Monday 23 December 2013

Almost there

It's been over a month since my last post here. During that time I've been mostly busy with getting InputStick ready for a CE certification process. Making a working prototype is one thing, turning it into commercially available product that's a whole other story. It turned out that my latest PCB revision failed at some tests (ESD), but after some modifications it looks like this shouldn't be a problem anymore. At this point I think that I've managed to deal with most critical things and I'm finally ready to start taking pre-orders, without risking a possibility of a massive delay.

Campaign will go live in next few days (most probably on December 27th) and will last till February 2nd 2014. Since I'm able to finish InputStick development with my own funds, this is more of a pre-order that a crowdfunding campaign. The difference is that InputStick will go into production whether or not funding goal is reached. As you'll probably notice, estimated delivery date is set to March 2014, which is more than two months form now. Why so late? Well, main reason for this is certification process, which will require a lot of paperwork and many things will depend more on availability of my test lab than on me. I will also need some time for manufacturing (up to two weeks) and finally one-two weeks for delivery. In the meantime I will have a lot of time to work on improving API and Android apps.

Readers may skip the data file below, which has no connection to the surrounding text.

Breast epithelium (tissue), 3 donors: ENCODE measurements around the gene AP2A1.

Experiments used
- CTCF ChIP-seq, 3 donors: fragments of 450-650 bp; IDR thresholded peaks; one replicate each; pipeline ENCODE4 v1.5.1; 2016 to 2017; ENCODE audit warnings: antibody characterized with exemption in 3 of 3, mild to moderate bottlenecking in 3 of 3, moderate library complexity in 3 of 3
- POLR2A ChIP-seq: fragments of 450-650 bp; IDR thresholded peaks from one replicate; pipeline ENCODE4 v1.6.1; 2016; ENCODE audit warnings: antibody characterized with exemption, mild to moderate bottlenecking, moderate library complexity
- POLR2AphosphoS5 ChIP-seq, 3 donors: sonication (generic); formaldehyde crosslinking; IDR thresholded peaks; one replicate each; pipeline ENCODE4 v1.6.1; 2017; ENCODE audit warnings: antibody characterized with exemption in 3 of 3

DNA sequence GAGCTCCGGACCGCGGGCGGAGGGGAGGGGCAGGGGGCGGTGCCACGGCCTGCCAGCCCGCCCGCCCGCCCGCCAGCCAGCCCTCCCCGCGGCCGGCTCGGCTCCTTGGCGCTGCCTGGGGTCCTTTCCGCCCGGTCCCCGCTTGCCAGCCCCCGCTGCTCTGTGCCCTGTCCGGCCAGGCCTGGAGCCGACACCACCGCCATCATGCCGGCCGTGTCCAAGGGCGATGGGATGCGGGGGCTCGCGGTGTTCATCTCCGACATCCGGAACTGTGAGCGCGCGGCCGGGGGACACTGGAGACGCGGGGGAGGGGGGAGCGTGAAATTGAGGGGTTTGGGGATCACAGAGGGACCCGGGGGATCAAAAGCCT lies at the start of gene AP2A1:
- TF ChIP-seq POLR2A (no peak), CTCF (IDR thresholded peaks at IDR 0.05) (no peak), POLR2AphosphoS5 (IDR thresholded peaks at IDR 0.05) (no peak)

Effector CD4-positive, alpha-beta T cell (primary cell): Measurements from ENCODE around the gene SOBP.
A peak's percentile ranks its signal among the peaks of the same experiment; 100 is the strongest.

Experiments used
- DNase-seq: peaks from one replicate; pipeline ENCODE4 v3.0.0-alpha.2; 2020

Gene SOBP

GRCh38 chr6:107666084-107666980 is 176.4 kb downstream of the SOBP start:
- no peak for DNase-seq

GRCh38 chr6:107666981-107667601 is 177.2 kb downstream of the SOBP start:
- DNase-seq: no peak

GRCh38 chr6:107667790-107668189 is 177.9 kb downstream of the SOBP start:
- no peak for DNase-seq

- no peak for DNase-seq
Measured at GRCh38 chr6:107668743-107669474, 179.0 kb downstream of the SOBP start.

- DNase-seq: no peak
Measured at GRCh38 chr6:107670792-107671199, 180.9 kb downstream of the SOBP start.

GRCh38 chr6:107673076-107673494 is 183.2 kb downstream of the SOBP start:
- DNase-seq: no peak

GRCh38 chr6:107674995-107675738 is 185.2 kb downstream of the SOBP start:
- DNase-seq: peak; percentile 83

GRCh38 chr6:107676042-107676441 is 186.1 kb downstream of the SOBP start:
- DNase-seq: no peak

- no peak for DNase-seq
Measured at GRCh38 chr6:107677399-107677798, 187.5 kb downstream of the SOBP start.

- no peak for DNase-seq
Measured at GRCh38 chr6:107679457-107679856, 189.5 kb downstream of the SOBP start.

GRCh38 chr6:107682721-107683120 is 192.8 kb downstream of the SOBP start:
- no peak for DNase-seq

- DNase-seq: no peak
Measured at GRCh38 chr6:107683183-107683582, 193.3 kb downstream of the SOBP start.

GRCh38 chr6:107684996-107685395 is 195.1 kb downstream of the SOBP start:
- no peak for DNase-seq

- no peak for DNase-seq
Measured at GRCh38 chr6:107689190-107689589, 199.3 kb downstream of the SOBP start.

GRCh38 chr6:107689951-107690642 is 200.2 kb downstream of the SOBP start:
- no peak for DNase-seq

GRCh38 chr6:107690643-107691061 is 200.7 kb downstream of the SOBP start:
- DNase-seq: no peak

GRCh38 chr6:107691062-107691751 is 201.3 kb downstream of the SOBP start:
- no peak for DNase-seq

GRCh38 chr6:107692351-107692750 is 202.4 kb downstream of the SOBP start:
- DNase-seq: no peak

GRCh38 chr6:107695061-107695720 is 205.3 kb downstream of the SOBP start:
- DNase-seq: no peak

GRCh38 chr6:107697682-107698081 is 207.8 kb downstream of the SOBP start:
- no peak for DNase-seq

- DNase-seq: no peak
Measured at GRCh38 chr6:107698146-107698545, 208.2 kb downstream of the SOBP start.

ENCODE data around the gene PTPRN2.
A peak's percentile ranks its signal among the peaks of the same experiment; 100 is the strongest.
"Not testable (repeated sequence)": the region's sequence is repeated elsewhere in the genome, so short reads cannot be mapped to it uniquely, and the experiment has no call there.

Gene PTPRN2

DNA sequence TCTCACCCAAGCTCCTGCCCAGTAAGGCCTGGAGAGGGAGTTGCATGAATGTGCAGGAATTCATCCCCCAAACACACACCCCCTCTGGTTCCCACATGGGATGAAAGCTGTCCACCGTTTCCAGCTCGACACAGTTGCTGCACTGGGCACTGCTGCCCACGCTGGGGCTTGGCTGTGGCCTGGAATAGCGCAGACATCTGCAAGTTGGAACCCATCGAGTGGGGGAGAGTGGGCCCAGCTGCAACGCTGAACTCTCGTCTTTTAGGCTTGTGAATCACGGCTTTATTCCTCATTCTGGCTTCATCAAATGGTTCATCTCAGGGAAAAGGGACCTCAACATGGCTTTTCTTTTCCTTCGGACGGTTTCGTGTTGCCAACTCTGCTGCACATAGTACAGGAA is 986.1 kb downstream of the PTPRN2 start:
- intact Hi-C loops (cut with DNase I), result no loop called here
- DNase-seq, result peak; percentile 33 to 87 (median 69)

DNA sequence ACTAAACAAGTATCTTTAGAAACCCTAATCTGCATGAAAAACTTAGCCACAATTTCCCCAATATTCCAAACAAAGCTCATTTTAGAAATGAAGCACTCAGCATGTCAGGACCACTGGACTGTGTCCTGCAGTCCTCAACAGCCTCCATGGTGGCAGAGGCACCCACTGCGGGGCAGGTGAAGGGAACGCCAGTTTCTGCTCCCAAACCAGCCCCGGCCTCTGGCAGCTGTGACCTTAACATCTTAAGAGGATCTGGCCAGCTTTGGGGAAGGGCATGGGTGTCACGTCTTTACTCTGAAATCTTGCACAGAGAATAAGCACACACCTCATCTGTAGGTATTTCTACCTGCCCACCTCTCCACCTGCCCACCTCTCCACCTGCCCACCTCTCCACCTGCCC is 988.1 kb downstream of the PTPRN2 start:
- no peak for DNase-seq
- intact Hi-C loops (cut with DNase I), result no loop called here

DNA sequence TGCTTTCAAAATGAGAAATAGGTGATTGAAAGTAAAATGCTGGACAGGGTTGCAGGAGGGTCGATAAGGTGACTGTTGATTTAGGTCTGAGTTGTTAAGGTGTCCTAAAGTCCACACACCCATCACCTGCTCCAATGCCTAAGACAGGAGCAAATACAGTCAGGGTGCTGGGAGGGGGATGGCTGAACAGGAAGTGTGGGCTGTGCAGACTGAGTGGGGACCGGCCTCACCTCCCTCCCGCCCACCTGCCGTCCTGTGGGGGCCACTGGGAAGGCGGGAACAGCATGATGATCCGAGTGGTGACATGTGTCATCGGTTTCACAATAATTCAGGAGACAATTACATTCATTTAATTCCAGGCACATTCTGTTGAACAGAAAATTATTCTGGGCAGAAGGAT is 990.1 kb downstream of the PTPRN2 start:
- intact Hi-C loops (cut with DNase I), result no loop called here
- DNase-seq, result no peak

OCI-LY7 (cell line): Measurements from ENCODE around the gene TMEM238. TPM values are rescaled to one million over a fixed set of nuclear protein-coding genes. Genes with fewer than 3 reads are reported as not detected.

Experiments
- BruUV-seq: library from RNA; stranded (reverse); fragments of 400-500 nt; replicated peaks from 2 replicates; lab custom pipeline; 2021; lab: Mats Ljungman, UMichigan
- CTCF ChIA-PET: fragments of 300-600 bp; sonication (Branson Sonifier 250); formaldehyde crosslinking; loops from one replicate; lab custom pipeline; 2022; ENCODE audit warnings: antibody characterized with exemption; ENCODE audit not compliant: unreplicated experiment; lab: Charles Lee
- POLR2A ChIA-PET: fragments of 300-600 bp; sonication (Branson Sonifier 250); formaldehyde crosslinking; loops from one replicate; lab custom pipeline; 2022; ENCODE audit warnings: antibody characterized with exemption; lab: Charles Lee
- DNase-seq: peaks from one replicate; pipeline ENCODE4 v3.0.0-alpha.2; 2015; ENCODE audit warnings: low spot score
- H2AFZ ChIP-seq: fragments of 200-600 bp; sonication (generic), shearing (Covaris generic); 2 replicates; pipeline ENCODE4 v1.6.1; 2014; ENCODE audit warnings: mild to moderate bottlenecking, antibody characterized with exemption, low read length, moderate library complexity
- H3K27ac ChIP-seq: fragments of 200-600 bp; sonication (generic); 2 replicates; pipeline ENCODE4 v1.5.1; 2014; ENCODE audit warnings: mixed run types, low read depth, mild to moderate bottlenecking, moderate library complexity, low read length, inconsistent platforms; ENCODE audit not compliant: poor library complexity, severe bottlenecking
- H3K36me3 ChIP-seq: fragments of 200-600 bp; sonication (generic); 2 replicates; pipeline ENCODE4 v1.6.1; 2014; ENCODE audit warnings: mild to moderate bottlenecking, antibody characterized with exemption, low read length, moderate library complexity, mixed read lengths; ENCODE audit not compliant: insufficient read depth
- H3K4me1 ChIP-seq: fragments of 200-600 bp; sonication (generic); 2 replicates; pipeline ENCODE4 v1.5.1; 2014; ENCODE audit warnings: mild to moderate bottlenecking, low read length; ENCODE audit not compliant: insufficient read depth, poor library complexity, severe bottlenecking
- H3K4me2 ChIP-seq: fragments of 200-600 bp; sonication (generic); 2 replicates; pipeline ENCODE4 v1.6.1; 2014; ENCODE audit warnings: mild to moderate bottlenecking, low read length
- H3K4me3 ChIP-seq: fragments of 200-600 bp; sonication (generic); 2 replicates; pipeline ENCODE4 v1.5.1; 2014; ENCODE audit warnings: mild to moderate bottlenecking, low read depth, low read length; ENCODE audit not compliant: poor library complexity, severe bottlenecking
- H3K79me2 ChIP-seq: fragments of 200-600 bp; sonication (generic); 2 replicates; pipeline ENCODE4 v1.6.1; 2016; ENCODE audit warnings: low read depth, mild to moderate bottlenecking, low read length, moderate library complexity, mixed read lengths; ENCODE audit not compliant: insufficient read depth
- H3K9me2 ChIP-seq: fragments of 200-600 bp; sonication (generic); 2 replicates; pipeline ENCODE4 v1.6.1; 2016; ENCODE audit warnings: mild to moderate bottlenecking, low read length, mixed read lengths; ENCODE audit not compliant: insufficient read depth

1. Glad you're back, the campaign looks good. I knew there was a reason I finally signed up to IGG earlier today... ;)

    Anyway, interesting to hear about the ESD problem - I wouldn't have imagined something as fully encased as InputStick (with only the USB plug sticking out) can possibly fail ESD... If it's ok to ask, would you tell us what exactly went wrong...?

    1. At first my approach for ESD test was similar: what could possibly go wrong... Well, I should think about Murphy's law. For +/- 2kV and 4kV everything was just fine. Hitting it with 8kV resulted in loosing Bluetooth connection, MCU reset and eventually, after several attempts I've ended up with two completely dead devices. I think that main problem here is that there is almost no free space inside the enclosure: the distance between PCB edge and enclosure is something like 0.2mm. So I had to redesign PCB (again...): improved grounding, added guard ring and some sort of "shield" along PCB edges. This was a bit of a challenge, because I'd really like the PCB to be easy to manufacture: 0603 resistors/capacitors, 2 layers, no microvias etc. Anyway, it seems like ESD is no longer a problem.